It's Sunday at 1:00 p.m., and I'm having a mimosa at the grocery store. Maybe it's the strange context in conjunction with the fluorescent lighting, but the drink glows as if illuminated from within, and the strawberry lodged on its rim is as perfect and red as fairy-tale fruit. A woman liberates a couple of beers from a six-pack in the glass-front refrigerated case to my immediate left, putting them in her basket and smiling. My mimosa and I sit at a long table—with a pretty tablecloth, flowers every few feet, neighbors down at the other end—in the beer section at the back of the Phinney Market. It's time for brunch.
I love grocery stores. While other kinds of shopping induce a cold-sweat near-panic, the calm hum and the smooth aisles of the grocery store tranquilize. Phinney Market is small, quirky, and charming, with unexplained empty shelves and ceramic chickens watching from high perches. Everyone in the place seems to work here, and everyone seems entirely happy about it, from the puckish cutie behind the deli counter (who's somehow unaffectedly pulling off a flower behind his ear) to the fatherly co-owner—he's called Wally—who tends to give gentle, unannoying pats on the shoulder. They're clearly all on drugs or under a spell, and when you're here, so are you.
Brunch is Sundays only, 10:00 a.m. to 2:00 p.m. One item is served; you can phone a day or two before to find out what (and that "it's REALLY good"). It's $9.99, which includes a mimosa (or two—no one's a stickler about tabs here) and the love of the weird, wonderful quasi-family you didn't know you had. (And maybe also a present: When I, anonymous, admire a dusty Duvel beer gift box, it's immediately given to me for free, and I also witness Wally give a little old lady a tiny basket.)
On this particular Sunday, the food takes nearly literally forever. Wally offers mimosas and apologies; Flowerboy comes over to talk (urging "more booze" as well); a cardboard box on the dining table proves to be full of multicolored straw hats and sunglasses, which are tried on calmly. Brunch, at last, is three mammoth crepes per serving, with two choices for fillings. The savory ones, sprinkled madly with paprika, are fat with bright pink salmon, smoothed by mascarpone, with capers and red onion and tomato and a little fresh rosemary—classic, smart, tasty. The not-too-sweet option oozes mascarpone cream sauce, strawberries, and kiwi, all blanketed in tart purple blackberry jam. The anticipation and the mimosas and the spell may be a factor, but it's indisputably good.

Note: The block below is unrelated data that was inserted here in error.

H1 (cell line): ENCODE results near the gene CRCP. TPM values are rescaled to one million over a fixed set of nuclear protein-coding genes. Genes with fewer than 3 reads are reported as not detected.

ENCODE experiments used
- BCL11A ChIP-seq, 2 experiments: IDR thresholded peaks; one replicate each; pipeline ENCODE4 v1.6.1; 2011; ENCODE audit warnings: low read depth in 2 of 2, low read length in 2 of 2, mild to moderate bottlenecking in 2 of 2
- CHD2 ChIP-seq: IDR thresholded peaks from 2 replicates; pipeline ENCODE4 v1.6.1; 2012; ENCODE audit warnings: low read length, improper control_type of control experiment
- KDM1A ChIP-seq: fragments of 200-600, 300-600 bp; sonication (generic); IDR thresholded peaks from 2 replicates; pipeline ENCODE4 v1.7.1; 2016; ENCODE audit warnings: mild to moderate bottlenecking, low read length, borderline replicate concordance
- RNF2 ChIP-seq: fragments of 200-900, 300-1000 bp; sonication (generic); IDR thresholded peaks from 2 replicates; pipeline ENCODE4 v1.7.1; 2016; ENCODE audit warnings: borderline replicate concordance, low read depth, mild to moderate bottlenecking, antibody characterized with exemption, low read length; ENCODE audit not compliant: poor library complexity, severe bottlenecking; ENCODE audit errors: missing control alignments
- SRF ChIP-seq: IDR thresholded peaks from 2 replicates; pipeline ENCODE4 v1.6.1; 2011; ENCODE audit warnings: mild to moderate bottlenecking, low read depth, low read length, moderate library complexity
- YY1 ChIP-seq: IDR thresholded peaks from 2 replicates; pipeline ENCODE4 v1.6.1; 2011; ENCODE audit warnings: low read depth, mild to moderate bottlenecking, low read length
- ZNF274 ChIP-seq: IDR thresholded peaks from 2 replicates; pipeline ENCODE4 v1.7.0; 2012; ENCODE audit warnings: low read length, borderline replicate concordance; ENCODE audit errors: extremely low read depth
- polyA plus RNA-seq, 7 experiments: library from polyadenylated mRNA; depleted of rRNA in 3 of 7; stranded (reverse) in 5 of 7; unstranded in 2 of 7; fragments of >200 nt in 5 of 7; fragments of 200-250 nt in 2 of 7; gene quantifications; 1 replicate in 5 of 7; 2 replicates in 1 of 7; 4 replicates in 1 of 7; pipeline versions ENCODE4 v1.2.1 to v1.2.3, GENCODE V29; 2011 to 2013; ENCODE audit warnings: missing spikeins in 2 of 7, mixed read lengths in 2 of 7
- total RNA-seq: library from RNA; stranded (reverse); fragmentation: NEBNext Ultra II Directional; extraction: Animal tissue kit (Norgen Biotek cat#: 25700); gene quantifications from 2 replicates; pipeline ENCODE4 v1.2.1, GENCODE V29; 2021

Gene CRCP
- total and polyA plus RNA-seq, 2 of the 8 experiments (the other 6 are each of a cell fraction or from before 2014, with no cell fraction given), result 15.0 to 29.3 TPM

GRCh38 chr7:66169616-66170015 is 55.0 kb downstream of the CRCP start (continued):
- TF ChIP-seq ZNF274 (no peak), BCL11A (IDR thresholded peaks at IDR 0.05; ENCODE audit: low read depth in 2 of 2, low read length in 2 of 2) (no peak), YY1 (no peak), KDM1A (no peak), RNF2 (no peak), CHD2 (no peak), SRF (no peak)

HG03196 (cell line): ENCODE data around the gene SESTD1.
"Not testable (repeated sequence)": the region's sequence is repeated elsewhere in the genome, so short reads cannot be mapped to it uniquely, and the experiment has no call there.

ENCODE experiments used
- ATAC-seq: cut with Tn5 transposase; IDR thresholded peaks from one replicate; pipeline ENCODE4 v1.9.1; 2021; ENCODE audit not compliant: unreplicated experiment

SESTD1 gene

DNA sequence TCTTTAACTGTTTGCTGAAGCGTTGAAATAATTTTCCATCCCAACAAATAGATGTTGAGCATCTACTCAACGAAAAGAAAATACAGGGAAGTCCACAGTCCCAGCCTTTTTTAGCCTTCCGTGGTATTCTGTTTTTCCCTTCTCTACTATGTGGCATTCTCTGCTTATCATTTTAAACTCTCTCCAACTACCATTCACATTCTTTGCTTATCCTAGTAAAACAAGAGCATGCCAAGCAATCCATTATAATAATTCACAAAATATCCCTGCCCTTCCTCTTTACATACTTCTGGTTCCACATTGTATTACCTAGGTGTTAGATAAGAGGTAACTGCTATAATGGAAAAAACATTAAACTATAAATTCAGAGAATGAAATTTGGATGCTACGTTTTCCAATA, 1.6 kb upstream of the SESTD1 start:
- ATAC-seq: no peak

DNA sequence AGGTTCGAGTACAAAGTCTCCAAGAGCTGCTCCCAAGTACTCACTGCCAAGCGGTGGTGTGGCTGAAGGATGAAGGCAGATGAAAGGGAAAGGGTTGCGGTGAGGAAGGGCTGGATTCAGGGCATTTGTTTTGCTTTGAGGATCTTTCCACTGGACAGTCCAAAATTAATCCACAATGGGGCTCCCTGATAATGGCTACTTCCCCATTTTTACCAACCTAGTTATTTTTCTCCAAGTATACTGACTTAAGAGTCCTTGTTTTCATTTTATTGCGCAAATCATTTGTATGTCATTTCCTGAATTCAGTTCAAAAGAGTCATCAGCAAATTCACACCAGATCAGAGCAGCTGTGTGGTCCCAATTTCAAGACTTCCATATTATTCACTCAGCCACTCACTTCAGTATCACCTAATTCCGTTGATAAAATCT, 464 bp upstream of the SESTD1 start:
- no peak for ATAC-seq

The chef comes out wearing a newsboy cap and affably describes a recent wine-shelf disaster that resulted in a lot of smashed glass and lost inventory. ("She's crazy, but she's a great cook," Wally confides.) Her name is Stephanie Speer, and she's cooked at Carmelita and co-owned the Green Cat; she also runs the store's monthly wine club, which seems like something well worth getting in on.
Phinney Market's dinner is one entrée, Friday only, from 6:00 to 9:00 p.m., and usually costs $12.99, including hors d'oeuvres, coffee, and dessert. When I return, they're pouring Big House white wine (for $3 a glass) and offering tastes of Bugey Cerdon sparkling French rosé (dangerously drinkable). The appetizer platter includes Primrose Brie and big, vividly green Castelvetrano olives. Diners hang out, pass around babies, cackle, and get tipsy. I'm seated at a table near the cash register, affording a view of shoppers' purchases and the vegetable section.
Dinner is brought out shockingly quickly; it's a big piece of flawlessly cooked halibut with tarragon and an orange/grapefruit salsa, atop a layer of potato gratin, atop a bed of impudently fresh pea vines. The gratin emulates the taste of Gruyère via the magic of heavy cream. (Other recent dinners: beef tenderloin with celeriac gnocchi; chili-rubbed leg of lamb, green coconut-curried pearl couscous, fresh vegetables with fried sage.) Though my plate ends up hosting a wet, citrusy pool, it's all quite lovely. Dessert, though, kicks ass: smooth, beautiful lavender-colored and -flavored homemade ice cream with a chiffonade of basil, garnished with artistically cut orange and strawberry. Meanwhile, a woman is buying Ben & Jerry's a few feet away, which, in context, seems perversely sad.
Wally et al. will open Meridian Market at 56th St and Meridian Ave this July, where they will also host a recurrent restaurant within a grocery store.